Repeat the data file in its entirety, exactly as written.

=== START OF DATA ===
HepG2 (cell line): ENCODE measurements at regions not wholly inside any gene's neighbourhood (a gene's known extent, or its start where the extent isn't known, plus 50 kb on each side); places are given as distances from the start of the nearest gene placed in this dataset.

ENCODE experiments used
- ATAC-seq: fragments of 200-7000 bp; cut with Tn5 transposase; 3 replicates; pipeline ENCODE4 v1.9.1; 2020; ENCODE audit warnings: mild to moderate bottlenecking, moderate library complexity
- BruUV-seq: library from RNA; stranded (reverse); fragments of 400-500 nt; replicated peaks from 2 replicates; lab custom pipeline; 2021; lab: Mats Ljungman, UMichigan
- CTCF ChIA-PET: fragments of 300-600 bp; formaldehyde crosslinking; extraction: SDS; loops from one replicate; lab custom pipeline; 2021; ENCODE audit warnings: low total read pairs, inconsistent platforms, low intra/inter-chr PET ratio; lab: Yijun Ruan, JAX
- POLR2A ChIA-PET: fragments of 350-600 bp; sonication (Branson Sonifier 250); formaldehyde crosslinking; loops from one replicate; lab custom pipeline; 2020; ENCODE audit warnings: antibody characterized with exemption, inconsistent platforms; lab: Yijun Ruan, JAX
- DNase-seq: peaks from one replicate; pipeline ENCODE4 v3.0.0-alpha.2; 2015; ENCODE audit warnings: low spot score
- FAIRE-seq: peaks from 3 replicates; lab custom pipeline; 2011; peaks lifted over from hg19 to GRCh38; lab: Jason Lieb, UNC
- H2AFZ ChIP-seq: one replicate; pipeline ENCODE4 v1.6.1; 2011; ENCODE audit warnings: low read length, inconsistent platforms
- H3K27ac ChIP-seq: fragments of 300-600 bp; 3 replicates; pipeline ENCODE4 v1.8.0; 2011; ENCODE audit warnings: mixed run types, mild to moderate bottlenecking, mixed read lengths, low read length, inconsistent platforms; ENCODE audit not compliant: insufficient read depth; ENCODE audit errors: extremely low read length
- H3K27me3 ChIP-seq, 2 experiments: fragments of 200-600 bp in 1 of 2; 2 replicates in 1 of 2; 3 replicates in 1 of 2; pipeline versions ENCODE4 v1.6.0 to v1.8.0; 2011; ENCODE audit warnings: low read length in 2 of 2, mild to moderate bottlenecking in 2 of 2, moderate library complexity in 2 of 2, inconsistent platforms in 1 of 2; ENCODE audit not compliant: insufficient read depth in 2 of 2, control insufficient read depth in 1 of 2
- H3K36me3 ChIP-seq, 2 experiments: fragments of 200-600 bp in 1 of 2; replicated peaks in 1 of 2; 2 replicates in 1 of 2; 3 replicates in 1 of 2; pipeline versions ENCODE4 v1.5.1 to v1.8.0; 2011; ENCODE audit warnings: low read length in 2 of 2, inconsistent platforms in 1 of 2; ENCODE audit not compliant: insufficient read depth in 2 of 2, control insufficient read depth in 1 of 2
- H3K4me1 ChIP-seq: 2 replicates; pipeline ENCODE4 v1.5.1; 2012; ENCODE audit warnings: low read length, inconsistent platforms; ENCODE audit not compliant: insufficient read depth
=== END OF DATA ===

HepG2 (cell line): ENCODE measurements at regions not wholly inside any gene's neighbourhood (a gene's known extent, or its start where the extent isn't known, plus 50 kb on each side); places are given as distances from the start of the nearest gene placed in this dataset.

ENCODE experiments used
- ATAC-seq: fragments of 200-7000 bp; cut with Tn5 transposase; 3 replicates; pipeline ENCODE4 v1.9.1; 2020; ENCODE audit warnings: mild to moderate bottlenecking, moderate library complexity
- BruUV-seq: library from RNA; stranded (reverse); fragments of 400-500 nt; replicated peaks from 2 replicates; lab custom pipeline; 2021; lab: Mats Ljungman, UMichigan
- CTCF ChIA-PET: fragments of 300-600 bp; formaldehyde crosslinking; extraction: SDS; loops from one replicate; lab custom pipeline; 2021; ENCODE audit warnings: low total read pairs, inconsistent platforms, low intra/inter-chr PET ratio; lab: Yijun Ruan, JAX
- POLR2A ChIA-PET: fragments of 350-600 bp; sonication (Branson Sonifier 250); formaldehyde crosslinking; loops from one replicate; lab custom pipeline; 2020; ENCODE audit warnings: antibody characterized with exemption, inconsistent platforms; lab: Yijun Ruan, JAX
- DNase-seq: peaks from one replicate; pipeline ENCODE4 v3.0.0-alpha.2; 2015; ENCODE audit warnings: low spot score
- FAIRE-seq: peaks from 3 replicates; lab custom pipeline; 2011; peaks lifted over from hg19 to GRCh38; lab: Jason Lieb, UNC
- H2AFZ ChIP-seq: one replicate; pipeline ENCODE4 v1.6.1; 2011; ENCODE audit warnings: low read length, inconsistent platforms
- H3K27ac ChIP-seq: fragments of 300-600 bp; 3 replicates; pipeline ENCODE4 v1.8.0; 2011; ENCODE audit warnings: mixed run types, mild to moderate bottlenecking, mixed read lengths, low read length, inconsistent platforms; ENCODE audit not compliant: insufficient read depth; ENCODE audit errors: extremely low read length
- H3K27me3 ChIP-seq, 2 experiments: fragments of 200-600 bp in 1 of 2; 2 replicates in 1 of 2; 3 replicates in 1 of 2; pipeline versions ENCODE4 v1.6.0 to v1.8.0; 2011; ENCODE audit warnings: low read length in 2 of 2, mild to moderate bottlenecking in 2 of 2, moderate library complexity in 2 of 2, inconsistent platforms in 1 of 2; ENCODE audit not compliant: insufficient read depth in 2 of 2, control insufficient read depth in 1 of 2
- H3K36me3 ChIP-seq, 2 experiments: fragments of 200-600 bp in 1 of 2; replicated peaks in 1 of 2; 2 replicates in 1 of 2; 3 replicates in 1 of 2; pipeline versions ENCODE4 v1.5.1 to v1.8.0; 2011; ENCODE audit warnings: low read length in 2 of 2, inconsistent platforms in 1 of 2; ENCODE audit not compliant: insufficient read depth in 2 of 2, control insufficient read depth in 1 of 2
- H3K4me1 ChIP-seq: 2 replicates; pipeline ENCODE4 v1.5.1; 2012; ENCODE audit warnings: low read length, inconsistent platforms; ENCODE audit not compliant: insufficient read depth